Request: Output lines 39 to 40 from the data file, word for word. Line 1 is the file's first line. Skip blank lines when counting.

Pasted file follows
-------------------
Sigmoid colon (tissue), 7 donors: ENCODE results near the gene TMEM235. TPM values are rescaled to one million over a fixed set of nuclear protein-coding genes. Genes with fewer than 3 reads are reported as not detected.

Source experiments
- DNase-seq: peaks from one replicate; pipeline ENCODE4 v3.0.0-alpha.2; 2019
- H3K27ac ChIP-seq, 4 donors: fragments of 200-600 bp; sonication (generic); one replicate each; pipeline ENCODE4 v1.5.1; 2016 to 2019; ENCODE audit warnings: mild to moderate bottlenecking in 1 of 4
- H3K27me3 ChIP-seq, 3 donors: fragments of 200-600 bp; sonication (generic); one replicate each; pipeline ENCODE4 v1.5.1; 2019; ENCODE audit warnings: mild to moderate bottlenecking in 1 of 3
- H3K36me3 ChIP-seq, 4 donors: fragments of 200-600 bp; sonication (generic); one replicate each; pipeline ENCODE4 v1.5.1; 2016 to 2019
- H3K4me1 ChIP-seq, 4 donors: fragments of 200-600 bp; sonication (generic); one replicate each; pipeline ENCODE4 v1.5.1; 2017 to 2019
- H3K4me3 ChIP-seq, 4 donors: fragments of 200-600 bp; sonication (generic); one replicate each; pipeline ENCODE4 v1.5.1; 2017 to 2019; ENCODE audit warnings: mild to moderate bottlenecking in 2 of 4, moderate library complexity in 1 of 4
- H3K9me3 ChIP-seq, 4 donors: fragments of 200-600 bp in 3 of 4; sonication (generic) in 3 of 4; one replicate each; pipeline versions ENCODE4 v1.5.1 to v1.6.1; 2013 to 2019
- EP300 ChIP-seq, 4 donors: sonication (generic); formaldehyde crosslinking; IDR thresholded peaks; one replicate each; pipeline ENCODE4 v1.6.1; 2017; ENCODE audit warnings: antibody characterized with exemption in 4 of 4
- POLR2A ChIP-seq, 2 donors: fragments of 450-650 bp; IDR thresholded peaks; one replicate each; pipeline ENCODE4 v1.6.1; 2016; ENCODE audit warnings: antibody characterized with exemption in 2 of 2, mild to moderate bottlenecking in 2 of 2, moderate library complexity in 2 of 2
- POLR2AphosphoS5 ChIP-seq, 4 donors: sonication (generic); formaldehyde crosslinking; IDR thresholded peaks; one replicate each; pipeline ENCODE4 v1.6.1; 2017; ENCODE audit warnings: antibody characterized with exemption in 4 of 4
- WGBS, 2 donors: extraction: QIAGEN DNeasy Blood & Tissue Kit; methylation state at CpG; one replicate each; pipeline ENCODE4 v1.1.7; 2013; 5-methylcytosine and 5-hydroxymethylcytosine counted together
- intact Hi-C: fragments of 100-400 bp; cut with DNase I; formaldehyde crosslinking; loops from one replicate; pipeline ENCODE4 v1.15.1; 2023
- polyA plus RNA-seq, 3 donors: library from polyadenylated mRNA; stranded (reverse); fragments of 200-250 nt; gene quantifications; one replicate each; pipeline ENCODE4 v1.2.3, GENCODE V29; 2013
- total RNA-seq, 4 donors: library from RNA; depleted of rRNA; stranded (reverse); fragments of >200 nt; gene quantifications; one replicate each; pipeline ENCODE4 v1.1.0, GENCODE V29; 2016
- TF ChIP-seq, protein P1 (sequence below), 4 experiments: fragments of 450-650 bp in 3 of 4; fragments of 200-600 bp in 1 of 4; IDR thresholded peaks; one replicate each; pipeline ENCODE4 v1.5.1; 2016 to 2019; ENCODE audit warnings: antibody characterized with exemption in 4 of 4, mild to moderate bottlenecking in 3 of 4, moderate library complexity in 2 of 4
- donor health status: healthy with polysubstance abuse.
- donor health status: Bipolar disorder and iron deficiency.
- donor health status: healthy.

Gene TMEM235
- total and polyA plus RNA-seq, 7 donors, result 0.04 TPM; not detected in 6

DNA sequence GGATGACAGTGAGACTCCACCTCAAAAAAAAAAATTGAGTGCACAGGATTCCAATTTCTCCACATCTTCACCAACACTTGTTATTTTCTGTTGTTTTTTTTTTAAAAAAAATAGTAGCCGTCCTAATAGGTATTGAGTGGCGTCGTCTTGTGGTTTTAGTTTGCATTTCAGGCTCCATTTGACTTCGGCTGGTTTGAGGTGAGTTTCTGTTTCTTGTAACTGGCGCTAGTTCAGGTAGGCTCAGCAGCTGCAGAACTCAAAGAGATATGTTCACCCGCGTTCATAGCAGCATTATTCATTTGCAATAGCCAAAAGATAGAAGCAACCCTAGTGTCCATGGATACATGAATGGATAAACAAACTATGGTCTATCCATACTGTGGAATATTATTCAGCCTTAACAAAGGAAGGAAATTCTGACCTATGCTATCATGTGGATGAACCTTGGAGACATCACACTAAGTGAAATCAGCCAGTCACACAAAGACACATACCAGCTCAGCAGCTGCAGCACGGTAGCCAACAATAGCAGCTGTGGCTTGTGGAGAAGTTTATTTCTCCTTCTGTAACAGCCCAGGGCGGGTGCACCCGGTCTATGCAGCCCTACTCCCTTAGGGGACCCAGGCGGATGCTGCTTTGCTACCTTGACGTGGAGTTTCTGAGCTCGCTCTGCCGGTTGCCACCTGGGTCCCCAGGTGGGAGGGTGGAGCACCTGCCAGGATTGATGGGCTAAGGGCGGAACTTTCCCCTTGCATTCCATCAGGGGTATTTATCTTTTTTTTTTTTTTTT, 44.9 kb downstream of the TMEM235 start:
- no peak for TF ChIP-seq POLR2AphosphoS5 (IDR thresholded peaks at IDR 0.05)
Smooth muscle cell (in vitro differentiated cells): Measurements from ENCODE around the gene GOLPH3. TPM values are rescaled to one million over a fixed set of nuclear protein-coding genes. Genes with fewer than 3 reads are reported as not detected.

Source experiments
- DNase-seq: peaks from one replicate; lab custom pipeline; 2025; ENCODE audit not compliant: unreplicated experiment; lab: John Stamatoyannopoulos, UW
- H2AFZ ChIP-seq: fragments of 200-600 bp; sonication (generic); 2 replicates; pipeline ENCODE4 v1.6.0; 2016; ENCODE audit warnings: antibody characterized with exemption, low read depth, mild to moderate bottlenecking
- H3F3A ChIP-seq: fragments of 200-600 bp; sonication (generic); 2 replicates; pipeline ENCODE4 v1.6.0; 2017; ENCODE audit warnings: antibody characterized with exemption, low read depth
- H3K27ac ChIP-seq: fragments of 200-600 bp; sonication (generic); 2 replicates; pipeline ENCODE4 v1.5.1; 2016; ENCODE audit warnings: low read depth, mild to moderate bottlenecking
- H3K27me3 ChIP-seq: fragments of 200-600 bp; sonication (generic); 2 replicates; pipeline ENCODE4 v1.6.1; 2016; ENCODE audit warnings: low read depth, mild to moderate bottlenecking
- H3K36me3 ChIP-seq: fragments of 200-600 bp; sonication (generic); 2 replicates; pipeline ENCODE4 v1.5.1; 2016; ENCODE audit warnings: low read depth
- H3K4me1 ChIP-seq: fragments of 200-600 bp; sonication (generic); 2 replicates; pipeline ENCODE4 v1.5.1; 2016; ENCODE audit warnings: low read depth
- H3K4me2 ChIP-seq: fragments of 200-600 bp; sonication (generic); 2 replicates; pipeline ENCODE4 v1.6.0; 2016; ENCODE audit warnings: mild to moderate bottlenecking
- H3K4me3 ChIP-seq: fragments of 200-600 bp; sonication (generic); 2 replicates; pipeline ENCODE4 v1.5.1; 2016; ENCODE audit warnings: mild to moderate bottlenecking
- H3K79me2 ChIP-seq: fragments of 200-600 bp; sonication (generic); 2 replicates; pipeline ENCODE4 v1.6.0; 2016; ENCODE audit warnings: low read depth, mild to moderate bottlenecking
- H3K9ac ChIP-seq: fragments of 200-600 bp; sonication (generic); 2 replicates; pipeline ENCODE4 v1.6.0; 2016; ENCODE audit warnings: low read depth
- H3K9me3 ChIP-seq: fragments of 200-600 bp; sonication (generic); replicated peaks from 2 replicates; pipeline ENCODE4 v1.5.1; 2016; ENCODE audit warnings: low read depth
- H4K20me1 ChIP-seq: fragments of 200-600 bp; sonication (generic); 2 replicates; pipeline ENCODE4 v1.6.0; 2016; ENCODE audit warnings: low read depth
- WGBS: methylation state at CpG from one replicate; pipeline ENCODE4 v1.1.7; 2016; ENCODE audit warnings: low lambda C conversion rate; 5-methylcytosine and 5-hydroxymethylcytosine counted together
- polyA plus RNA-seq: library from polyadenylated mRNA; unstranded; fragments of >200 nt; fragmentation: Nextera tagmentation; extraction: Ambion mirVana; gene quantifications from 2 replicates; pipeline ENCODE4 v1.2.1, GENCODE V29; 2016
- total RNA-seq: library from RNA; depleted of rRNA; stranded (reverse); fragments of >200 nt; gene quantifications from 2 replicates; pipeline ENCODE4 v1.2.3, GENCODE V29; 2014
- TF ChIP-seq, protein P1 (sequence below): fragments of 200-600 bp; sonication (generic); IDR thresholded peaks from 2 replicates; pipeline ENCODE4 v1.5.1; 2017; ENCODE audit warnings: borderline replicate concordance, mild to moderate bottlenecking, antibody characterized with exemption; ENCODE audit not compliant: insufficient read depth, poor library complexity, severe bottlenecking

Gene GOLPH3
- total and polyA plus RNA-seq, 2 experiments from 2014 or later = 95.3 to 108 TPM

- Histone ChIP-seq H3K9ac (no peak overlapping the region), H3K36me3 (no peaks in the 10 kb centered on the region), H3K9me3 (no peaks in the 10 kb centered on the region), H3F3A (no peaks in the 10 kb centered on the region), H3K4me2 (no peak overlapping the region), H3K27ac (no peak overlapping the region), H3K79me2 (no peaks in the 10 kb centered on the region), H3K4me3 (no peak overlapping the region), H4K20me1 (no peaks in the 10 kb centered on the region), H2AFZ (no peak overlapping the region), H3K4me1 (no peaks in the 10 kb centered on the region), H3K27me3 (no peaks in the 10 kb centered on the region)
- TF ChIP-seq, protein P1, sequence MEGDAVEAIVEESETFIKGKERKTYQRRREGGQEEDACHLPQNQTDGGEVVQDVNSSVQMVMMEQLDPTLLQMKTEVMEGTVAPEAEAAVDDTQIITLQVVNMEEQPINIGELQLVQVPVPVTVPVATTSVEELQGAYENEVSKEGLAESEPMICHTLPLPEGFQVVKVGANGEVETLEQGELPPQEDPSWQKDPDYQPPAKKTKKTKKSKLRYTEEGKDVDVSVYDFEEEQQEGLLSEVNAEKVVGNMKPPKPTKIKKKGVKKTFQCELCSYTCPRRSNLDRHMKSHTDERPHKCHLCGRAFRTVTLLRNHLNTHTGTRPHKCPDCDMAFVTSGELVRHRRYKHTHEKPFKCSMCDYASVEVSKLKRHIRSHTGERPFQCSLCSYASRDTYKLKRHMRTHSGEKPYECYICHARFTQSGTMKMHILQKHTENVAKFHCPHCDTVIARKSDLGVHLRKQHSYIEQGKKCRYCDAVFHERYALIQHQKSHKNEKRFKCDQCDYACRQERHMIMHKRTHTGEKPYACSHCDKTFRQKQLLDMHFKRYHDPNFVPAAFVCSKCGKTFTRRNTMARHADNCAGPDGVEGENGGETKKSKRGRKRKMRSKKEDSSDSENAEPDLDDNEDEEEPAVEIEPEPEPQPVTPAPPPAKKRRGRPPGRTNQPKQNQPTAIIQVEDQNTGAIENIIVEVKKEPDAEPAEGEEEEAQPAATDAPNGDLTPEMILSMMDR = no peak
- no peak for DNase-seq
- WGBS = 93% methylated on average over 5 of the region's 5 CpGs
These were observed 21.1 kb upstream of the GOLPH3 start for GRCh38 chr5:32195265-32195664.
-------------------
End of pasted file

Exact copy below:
- H4K20me1 ChIP-seq: fragments of 200-600 bp; sonication (generic); 2 replicates; pipeline ENCODE4 v1.6.0; 2016; ENCODE audit warnings: low read depth
- WGBS: methylation state at CpG from one replicate; pipeline ENCODE4 v1.1.7; 2016; ENCODE audit warnings: low lambda C conversion rate; 5-methylcytosine and 5-hydroxymethylcytosine counted together